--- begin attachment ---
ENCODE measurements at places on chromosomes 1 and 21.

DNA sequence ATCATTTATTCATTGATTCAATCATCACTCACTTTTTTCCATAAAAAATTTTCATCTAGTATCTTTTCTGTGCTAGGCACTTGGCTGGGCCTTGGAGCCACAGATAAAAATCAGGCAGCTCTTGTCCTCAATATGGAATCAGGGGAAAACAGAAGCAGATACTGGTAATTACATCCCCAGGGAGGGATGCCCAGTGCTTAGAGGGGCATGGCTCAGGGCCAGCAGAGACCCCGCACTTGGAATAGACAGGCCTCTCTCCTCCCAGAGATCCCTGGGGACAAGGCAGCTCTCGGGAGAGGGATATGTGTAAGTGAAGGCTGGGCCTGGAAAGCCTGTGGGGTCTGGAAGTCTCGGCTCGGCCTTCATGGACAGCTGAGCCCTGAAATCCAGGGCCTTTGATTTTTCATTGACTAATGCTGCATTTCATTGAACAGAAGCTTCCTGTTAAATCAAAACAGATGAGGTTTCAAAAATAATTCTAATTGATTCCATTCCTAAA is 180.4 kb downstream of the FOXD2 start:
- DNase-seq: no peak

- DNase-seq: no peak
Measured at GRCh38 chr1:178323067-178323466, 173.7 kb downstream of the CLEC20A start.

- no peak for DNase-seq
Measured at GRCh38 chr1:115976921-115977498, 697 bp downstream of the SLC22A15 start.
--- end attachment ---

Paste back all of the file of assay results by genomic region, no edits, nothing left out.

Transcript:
ENCODE measurements at places on chromosomes 1 and 21.

DNA sequence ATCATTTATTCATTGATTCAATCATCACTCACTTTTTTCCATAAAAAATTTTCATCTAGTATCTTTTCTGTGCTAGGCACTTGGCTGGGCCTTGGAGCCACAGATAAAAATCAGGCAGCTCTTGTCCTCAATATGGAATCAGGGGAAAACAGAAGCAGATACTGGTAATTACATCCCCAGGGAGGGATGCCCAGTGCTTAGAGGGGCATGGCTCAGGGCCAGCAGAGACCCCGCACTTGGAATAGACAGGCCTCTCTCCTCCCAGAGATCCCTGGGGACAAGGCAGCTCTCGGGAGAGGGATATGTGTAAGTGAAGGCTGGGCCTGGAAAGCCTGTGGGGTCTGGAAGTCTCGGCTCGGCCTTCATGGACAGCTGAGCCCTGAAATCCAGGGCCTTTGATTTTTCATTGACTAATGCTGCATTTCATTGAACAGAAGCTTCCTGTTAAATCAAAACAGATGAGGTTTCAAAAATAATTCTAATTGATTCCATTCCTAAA is 180.4 kb downstream of the FOXD2 start:
- DNase-seq: no peak

- DNase-seq: no peak
Measured at GRCh38 chr1:178323067-178323466, 173.7 kb downstream of the CLEC20A start.

- no peak for DNase-seq
Measured at GRCh38 chr1:115976921-115977498, 697 bp downstream of the SLC22A15 start.